Latitudinarianism (philosophy)

From Wikipedia, the free encyclopedia
Jump to navigation Jump to search

Latitudinarianism, in at least one area of contemporary philosophy, is a position concerning de dicto and de re (propositional) attitudes. Latitudinarians think that de re attitudes are not a category distinct from de dicto attitudes; the former are just a special case of the latter.

The term was introduced into discussions of de dicto and de re attitudes by Roderick Chisholm in his "Knowledge and Belief: 'De Dicto' and 'De Re'" (1976). Latitudinarianism has since also sometimes been called an "unrestricted exportation" view.

References and further reading

  • Baker, Lynne Rudder (1982). "De Re Belief in Action" The Philosophical Review, Vol. 91, No. 3, pp. 363-387.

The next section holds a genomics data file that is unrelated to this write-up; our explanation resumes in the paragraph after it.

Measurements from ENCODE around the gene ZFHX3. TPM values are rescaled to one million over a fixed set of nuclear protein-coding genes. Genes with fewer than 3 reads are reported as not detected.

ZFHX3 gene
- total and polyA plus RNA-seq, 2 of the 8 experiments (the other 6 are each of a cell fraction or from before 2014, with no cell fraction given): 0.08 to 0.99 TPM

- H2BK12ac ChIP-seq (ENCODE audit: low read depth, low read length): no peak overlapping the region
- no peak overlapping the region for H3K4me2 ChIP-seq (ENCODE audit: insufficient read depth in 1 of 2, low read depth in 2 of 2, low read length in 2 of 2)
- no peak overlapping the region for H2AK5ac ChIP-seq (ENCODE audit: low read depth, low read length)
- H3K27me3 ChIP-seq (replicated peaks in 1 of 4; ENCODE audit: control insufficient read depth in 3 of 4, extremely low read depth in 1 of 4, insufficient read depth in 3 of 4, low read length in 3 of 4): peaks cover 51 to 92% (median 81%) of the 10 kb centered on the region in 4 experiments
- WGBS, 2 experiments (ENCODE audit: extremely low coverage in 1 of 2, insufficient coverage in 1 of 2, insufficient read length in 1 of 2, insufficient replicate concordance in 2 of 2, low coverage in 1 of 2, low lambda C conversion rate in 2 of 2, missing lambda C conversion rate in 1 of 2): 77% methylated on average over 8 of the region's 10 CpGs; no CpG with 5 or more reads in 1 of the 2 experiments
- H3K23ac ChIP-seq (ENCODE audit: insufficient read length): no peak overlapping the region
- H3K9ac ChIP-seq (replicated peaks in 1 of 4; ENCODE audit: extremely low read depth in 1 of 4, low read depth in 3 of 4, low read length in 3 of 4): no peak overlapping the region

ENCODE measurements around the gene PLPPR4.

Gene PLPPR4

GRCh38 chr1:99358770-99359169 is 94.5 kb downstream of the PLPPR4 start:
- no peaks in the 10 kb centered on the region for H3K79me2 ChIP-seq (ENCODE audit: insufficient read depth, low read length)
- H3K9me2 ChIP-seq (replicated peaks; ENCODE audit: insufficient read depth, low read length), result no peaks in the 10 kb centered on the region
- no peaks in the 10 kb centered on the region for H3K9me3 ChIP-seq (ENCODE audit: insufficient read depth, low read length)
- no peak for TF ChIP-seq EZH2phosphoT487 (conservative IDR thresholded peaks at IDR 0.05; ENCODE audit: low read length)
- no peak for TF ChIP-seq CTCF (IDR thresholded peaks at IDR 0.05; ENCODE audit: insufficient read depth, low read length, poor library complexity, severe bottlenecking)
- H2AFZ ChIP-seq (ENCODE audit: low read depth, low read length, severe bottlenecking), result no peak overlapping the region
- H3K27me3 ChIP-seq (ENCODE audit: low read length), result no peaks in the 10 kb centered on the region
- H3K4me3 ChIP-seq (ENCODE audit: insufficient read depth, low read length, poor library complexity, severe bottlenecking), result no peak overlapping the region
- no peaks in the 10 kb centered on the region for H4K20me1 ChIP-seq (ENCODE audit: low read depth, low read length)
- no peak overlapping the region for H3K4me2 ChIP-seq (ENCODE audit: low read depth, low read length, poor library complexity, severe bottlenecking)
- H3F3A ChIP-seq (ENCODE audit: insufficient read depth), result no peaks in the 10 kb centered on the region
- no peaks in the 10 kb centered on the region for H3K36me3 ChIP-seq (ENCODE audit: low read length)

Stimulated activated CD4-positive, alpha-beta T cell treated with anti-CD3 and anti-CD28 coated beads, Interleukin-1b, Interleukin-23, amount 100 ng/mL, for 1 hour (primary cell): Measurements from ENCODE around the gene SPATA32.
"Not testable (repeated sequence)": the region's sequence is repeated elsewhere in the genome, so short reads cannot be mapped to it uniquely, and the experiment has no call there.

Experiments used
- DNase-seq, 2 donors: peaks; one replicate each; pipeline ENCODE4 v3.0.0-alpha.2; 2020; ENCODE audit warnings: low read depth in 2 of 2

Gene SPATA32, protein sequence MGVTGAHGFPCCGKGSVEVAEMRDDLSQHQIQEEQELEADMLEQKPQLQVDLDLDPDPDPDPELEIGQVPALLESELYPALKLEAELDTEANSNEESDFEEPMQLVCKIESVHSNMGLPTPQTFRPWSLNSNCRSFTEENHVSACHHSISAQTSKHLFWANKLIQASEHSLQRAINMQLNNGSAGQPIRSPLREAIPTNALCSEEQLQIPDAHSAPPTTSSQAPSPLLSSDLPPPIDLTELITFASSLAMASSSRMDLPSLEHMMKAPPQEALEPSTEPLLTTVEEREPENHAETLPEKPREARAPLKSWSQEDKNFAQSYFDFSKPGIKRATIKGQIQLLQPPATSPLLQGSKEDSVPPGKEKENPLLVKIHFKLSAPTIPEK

• Chisholm, Roderick (1976). "Knowledge and Belief: 'De Dicto' and 'De Re'" Philosophical Studies 29, pp. 1-20.
  • Quine, W.V. (1956). "Quantifiers and Propositional Attitudes" Journal of Philosophy 53. Reprinted in Quine's Ways of Paradox (1976), pp. 185–196.
  • Sosa, Ernest (1995). "Fregean Reference Defended" Philosophical Issues, Vol. 6, Content, pp. 91-99.
Retrieved from ""
This content was retrieved from Wikipedia :
This page is based on the copyrighted Wikipedia article "Latitudinarianism (philosophy)"; it is used under the Creative Commons Attribution-ShareAlike 3.0 Unported License (CC-BY-SA). You may redistribute it, verbatim or modified, providing that you comply with the terms of the CC-BY-SA